Many Canadian investors under utilize their TFSAs. It isn’t uncommon to hear of people who have either not contributed to their accounts or have oodles of unused contribution room just waiting to be invested. But for many Canadians, these accounts should be a core part of their investment strategy. However, in order to optimize your TFSA, you should have an idea of what exactly it is you want to achieve. The strategy you choose should be appropriate for your stage of life and lifestyle.
Steady cash flow
Investing in a TFSA can provide cash flow as well as allow for the flexibility of being able to withdraw any earnings tax-free at any point. Best of all, the money can be put back in the following year. Steady, dividend-paying stocks like Fortis Inc. (TSX:FTS)(NYSE:FTS) and Telus Inc. (TSX:T)(NYSE:TU) might not offer mind-popping returns, but their dividends will grow and the share price should appreciate over time.
Furthermore, these stocks retain their value quite well and act as a buffer in times of stress due to their perceived safety. This makes these companies perfect for retirees needing cash flow, students just starting out, and lower-income earners who want to maximize their returns while retaining a degree of safety.
Swing for the fences
Some people like to go for the big money. A TFSA is a handy tool for making big returns tax-free. Marijuana stocks like Canopy Growth Corp. (TSX:WEED)(NYSE:CGC) and tech companies such as Shopify Inc. (TSX:SHOP)(NYSE:SHOP) have made people some big money over the past couple of years. Imagine if you could keep all of that money tax-free! TFSA accounts are perfect for people looking to make the big score.
Individuals who earn significant amounts of money, say $100,000 or more, may want to take a wild swing. Younger people with time on their side may also have a higher tolerance for risk. If you’re in this camp, a TFSA can be a good place to swing for the fences and try to get a home run on a stock. The biggest downside to taking a big risk is the fact that the money list can’t be written off as a capital loss and you lose the contribution room for the future.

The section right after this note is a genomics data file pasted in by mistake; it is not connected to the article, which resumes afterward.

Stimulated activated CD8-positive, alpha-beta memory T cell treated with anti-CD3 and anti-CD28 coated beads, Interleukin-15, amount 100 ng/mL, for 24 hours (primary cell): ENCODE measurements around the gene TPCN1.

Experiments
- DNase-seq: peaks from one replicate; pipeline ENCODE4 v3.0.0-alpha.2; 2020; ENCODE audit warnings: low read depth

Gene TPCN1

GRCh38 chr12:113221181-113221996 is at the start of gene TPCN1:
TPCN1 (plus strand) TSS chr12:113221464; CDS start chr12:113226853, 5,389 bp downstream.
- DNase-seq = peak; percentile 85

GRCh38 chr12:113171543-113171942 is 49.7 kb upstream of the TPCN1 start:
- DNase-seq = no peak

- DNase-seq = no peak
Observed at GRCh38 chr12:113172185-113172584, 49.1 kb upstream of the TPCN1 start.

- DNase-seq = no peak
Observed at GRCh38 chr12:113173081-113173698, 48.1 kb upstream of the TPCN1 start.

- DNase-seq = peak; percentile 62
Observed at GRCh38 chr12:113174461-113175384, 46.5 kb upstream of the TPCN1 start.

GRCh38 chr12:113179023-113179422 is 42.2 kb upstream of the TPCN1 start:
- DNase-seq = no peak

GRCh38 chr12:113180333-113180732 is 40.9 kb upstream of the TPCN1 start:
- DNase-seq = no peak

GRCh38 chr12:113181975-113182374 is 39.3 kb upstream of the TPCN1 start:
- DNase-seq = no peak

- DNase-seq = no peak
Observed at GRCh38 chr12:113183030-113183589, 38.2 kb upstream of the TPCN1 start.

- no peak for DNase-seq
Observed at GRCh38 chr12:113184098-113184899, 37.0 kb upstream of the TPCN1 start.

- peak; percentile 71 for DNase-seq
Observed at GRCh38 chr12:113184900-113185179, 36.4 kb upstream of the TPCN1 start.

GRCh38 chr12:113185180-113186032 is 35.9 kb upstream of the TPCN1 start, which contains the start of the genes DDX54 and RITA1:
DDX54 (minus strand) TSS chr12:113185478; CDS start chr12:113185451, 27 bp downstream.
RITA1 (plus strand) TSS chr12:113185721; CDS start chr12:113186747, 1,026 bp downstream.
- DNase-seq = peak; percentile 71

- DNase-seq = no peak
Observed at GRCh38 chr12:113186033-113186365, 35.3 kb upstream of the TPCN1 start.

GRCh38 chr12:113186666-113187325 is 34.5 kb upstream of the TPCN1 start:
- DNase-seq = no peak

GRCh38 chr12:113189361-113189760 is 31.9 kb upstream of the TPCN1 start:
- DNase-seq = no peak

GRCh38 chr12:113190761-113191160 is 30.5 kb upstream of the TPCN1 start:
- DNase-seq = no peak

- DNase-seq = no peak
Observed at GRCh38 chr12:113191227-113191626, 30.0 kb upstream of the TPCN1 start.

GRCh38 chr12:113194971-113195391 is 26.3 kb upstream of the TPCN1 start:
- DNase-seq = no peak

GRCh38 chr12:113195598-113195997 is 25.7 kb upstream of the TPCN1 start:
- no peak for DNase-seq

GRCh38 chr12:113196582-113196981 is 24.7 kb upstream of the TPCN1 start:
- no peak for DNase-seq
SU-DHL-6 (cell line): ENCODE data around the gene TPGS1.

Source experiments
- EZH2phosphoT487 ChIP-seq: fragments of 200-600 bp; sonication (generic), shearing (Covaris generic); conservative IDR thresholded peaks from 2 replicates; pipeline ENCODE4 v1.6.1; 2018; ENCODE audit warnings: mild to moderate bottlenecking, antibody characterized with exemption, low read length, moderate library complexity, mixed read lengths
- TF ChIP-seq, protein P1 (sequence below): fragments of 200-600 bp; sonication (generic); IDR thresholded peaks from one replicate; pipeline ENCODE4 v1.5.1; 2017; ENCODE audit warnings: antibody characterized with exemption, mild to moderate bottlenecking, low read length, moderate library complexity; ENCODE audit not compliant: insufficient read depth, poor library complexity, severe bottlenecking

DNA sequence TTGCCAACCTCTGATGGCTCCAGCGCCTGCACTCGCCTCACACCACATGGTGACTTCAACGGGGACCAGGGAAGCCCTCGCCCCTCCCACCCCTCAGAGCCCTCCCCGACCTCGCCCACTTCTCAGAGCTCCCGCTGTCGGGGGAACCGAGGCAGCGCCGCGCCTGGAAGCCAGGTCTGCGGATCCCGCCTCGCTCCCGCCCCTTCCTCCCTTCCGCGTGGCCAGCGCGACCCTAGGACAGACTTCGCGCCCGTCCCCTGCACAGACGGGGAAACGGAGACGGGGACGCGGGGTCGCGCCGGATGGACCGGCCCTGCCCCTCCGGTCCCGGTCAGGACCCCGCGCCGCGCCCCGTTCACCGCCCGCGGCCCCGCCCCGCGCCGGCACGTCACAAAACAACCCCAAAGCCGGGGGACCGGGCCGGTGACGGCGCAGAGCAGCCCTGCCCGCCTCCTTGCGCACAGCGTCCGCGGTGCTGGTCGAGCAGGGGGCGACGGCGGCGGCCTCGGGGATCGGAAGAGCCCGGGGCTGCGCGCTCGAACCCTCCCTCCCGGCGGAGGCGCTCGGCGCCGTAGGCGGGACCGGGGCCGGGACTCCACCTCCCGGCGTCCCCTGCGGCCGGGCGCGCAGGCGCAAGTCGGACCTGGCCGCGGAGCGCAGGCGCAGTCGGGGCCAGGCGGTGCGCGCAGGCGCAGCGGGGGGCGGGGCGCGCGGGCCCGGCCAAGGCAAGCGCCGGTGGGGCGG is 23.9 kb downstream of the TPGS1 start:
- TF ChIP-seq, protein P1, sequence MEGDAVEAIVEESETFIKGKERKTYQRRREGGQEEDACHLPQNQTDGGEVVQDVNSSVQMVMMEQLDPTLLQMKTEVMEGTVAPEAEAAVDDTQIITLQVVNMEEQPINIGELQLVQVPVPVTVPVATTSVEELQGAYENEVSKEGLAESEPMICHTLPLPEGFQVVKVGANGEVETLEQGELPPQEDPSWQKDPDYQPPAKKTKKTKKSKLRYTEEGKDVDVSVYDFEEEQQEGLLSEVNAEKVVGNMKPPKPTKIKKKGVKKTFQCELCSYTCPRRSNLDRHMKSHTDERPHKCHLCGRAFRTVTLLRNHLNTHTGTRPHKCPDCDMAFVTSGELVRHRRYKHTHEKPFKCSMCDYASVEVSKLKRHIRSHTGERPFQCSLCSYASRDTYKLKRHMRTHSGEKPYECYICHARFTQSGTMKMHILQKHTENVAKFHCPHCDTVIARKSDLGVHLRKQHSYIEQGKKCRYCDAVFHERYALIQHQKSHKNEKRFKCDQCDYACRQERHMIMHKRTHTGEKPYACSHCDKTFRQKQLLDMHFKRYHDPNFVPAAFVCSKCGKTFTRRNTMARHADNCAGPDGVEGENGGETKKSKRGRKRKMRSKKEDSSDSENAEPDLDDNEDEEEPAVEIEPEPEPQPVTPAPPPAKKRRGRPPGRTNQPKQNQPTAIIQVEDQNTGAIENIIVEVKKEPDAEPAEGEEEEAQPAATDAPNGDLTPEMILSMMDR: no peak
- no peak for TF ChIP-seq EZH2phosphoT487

The hybrid strategy
Of course, you don’t have to stick to either one of these strategies in isolation. One interesting way to both conserve your capital and take the occasional home run swing is to buy dividend-paying stocks with your contribution room and use the dividends, or a portion of the dividends, to buy the growth stocks.
Your capital will be somewhat preserved and you will not feel quite so bad for losing the money from the dividends because of a beautiful mental bias known as mental accounting. Middle-income earners or people with families would benefit from this strategy because they have the chance to build wealth slowly while throwing the occasional Hail Mary for a big return.
No matter what, use the TFSA
Many people have unutilized TFSA room. This is a travesty, as the TFSA is probably the most versatile wealth-building tool we have. The contribution limit is not income-dependent, and you can withdraw funds tax-free if you have an emergency or want to buy a new back scratcher. Know yourself, your personal financial situation, and your cash needs — and coose a strategy that works best for you.